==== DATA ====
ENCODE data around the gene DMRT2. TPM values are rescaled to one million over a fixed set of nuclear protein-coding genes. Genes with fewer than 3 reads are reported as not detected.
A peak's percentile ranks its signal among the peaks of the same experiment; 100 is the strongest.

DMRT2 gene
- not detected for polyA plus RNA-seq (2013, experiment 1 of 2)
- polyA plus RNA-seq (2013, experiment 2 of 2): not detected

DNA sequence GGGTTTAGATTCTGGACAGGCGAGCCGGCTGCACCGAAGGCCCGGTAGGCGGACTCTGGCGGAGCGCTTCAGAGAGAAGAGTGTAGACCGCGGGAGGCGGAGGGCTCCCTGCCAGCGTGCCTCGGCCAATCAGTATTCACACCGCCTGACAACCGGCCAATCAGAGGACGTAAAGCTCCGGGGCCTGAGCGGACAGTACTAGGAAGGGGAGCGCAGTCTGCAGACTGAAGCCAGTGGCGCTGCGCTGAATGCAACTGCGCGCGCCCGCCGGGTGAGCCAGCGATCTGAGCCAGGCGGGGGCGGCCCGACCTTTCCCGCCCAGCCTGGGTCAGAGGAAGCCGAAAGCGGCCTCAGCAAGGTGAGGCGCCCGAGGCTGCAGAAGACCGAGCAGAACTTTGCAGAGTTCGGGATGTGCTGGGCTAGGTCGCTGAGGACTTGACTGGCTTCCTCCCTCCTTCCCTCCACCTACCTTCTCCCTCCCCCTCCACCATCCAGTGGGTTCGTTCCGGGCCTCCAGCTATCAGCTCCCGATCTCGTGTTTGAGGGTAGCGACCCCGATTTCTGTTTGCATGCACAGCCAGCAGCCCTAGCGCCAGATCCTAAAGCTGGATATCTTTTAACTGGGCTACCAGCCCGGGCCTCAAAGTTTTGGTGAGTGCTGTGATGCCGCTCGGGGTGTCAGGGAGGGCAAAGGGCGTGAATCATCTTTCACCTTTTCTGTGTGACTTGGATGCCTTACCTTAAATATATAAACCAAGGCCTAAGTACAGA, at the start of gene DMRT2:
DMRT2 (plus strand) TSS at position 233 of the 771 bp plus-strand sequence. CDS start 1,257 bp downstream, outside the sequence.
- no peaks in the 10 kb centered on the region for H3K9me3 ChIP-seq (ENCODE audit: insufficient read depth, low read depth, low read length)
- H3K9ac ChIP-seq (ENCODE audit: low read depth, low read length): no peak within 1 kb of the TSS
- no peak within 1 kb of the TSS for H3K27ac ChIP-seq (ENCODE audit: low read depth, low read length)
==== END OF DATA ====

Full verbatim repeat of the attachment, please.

ENCODE data around the gene DMRT2. TPM values are rescaled to one million over a fixed set of nuclear protein-coding genes. Genes with fewer than 3 reads are reported as not detected.
A peak's percentile ranks its signal among the peaks of the same experiment; 100 is the strongest.

DMRT2 gene
- not detected for polyA plus RNA-seq (2013, experiment 1 of 2)
- polyA plus RNA-seq (2013, experiment 2 of 2): not detected

DNA sequence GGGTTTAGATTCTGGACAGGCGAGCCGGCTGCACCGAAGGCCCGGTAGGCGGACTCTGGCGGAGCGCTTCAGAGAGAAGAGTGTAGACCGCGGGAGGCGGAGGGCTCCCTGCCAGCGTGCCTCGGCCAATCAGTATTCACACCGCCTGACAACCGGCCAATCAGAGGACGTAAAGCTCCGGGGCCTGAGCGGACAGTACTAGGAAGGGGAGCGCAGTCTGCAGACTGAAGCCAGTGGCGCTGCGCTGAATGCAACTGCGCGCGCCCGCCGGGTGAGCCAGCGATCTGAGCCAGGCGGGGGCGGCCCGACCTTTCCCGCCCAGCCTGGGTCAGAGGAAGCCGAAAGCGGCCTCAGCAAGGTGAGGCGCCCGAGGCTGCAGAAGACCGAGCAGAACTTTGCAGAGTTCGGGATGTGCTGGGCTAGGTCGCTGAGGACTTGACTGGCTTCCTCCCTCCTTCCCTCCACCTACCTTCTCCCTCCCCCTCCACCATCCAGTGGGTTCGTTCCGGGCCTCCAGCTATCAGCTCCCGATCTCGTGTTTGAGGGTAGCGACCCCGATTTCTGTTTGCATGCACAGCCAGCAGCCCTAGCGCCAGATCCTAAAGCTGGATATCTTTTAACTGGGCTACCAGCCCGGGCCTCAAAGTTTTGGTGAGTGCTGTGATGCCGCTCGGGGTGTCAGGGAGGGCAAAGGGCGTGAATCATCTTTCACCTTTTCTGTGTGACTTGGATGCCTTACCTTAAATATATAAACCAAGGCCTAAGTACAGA, at the start of gene DMRT2:
DMRT2 (plus strand) TSS at position 233 of the 771 bp plus-strand sequence. CDS start 1,257 bp downstream, outside the sequence.
- no peaks in the 10 kb centered on the region for H3K9me3 ChIP-seq (ENCODE audit: insufficient read depth, low read depth, low read length)
- H3K9ac ChIP-seq (ENCODE audit: low read depth, low read length): no peak within 1 kb of the TSS
- no peak within 1 kb of the TSS for H3K27ac ChIP-seq (ENCODE audit: low read depth, low read length)